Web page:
And now, here we have it, right out of the smoker.  I’ll be peeling the rind after it cools a bit and wrapping it, and feeling it was a good day’s work — even if I do smell like a forest fire and the neighbors are almost certainly going to report me to the Bay Area Air Quality Nazis any minute now.

Maple syrup bacon, smoked over peach.

But for real bacon, what sacrifice isn’t worth it?



The Sea, The Sky, The Burning Moon

India sticks with me.  During the extraordinary trip in January through Goa and Kerala, I gathered such a treasurehouse of images, scents, tastes and experiences that I don’t think I will ever be able to fully assimilate them all. If you have a “Bucket List,” India should be on it. As, like, number one.

But let’s get to the point.  One of the advantages of alchemy is that you can try, at least in some small way, to bring those experiences back to immediacy — from memory into real presence.  Of course you can’t truly replicate anything; even a video or a photo won’t really explain how that breeze came through the trees right then and a glorious purple sari hung in a tiny booth shop lifted for a moment and brushed silk against your skin, or the sudden marvelous hot, rich and sweet shock of a Goan sausage as you eat it in a narrow street restaurant lined with plants clinging to an old rock wall, the chef an armslength away in a miniscule kitchen where he produces miracles.  Your mind is the only thing you have to really reproduce those experiences.  But you can do something almost as good, by cooking or writing or, like me, making soap.

“Monsoon Wedding.”


Now I’ve tried this before.  The first experiment (actually done before the trip) was “Monsoon Wedding.” The fragrance was the tricky part here, requiring the layering of scents of earth, spices, and flowers.


“Kathakali Dance.”


The second soap was an attempt at capturing the overwhelming sensory experience of Kathakali dance, a swirl of propulsive drumming, explosive colors, glowing light, and an absolute perfection of expression and gesture by the dancers as they told an ancient story.


There was another adventure I wanted to try to capture.  As part of our stay in Goa, we visited the “Queen of Beaches” — Calangute Beach, bordering the Arabian Sea.  Goa‘s been legendary since the 1960’s, first as a place for “hippie” travelers, and then as a draw for tourists from all over the globe.

Calangute Beach is one of Northern Goa’s crown jewels.  It is a wide swathe of warm, soft sand that stretches for what seems like miles, backed by a vibrant arc of restaurants, shops, and little booths selling everything from T-shirts to incense to artworks. There are couples and families everywhere. You can rent a sun chair and order drinks and food from the restaurant right behind it, to be brought to you as you lounge.  Music plays from every direction. Vendors selling scarves, jewelry, and toys wander past (I bought two worked-silver ankle bracelets; the UUH bought a really cool laser pointer that makes a stunning pattern of green stars).   And usually it looks just like the pictures you’ll see posted on everything from TripAdvisor to Lonely Planet — bright sunshine, blue sea.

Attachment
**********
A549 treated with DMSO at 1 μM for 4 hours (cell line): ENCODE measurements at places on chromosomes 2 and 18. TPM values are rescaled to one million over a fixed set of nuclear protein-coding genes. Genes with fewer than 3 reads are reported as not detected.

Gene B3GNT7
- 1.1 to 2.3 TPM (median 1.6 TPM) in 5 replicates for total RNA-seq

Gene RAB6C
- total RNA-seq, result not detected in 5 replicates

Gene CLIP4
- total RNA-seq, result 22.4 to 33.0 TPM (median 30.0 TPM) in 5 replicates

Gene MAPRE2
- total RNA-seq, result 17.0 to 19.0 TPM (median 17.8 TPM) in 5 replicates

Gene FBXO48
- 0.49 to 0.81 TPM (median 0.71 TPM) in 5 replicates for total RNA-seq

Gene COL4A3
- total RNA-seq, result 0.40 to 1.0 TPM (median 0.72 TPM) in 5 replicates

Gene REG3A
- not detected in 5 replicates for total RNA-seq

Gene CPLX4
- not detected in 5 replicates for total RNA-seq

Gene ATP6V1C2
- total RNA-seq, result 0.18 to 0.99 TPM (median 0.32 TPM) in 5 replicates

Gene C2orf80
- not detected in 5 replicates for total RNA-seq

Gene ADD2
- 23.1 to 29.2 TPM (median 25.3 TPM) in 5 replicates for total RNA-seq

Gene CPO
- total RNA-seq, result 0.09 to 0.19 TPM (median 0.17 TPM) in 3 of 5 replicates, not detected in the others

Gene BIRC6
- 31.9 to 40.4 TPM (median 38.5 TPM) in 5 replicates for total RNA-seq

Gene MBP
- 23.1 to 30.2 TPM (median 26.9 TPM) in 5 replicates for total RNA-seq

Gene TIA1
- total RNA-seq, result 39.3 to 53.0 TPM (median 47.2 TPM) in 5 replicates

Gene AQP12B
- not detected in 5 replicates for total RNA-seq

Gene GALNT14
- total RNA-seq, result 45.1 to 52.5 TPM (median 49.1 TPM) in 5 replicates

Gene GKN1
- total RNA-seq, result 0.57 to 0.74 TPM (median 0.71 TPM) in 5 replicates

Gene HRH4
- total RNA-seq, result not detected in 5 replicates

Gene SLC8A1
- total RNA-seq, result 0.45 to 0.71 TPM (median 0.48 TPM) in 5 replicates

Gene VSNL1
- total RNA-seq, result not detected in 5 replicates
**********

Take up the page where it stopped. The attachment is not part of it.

But sometimes it doesn’t.  And that’s what really captured my imagination.

We went twice.  Once it did look like a calendar picture of “The Perfect Beach” — you know, the image that you use as Your Happy Place when everything around you is going to hell at lightning speed and there’s not a damn thing you can do about it. The other time was a little different.  There was some cloud cover that gradually intensified, like a thick opaque silk slowly drawn along the horizon,  and the entire color of the beach, sky and sea changed.  The sky became first a blue-gray and then a cool steel gray, and the sea gradually shifted to match the sky.  It was still warm, and the breezes gentle and comforting, but we had crossed some line from blue and gold to gray and white.  It was like something had slowly, casually bled the color from a photograph while you held it in your hand.

The gray, coming in.
Calangute gray sea and sky. (Photo copyright Regina Williams.*)

The whiteness of the foam atop the steel gray waves became even sharper to the eye, because it was hard to pick out where the sea stopped and the sky began.  And the grayness stayed as the afternoon went on, the sea and sky darkening further and further, until there was one moment at twilight when the grayness thinned and the moon burst through.

It was as fiery gold as a burning coal. I have never seen anything like it before or since.  I think I stood up, involuntarily, when it tore through the darkening gray and hung above the sea like a torch.  If I’d had a drink in my hand I would have dropped it (maybe I did, it’s a little unclear right now).  And the moon stayed that way, burning and burning, as the light finally left and the sky turned to black and all you could hear was the music, thumping behind you, and the waves.

That image haunted me (in a good way) for months — the steel gray sea and sky, the brilliant white foam of the waves, and the incandescent red gold of the moon.  So I had to try.  I gathered up some olive oil, palm kernel oil flakes, shea butter and a bit of cosmetic clay for richness, and activated charcoal for the color.  And it needed a fragrance that could try to . . . explain how extraordinary this event was — an incense scent, rich with sandalwood and cedar, with hints of jasmine and clove.  For the glimmering white break of the waves, I used a pearly white mica mixed in a little of the oils and tightly swirled the top.  In the end, I had “Moon over Calangute.”

“Moon over Calangute.”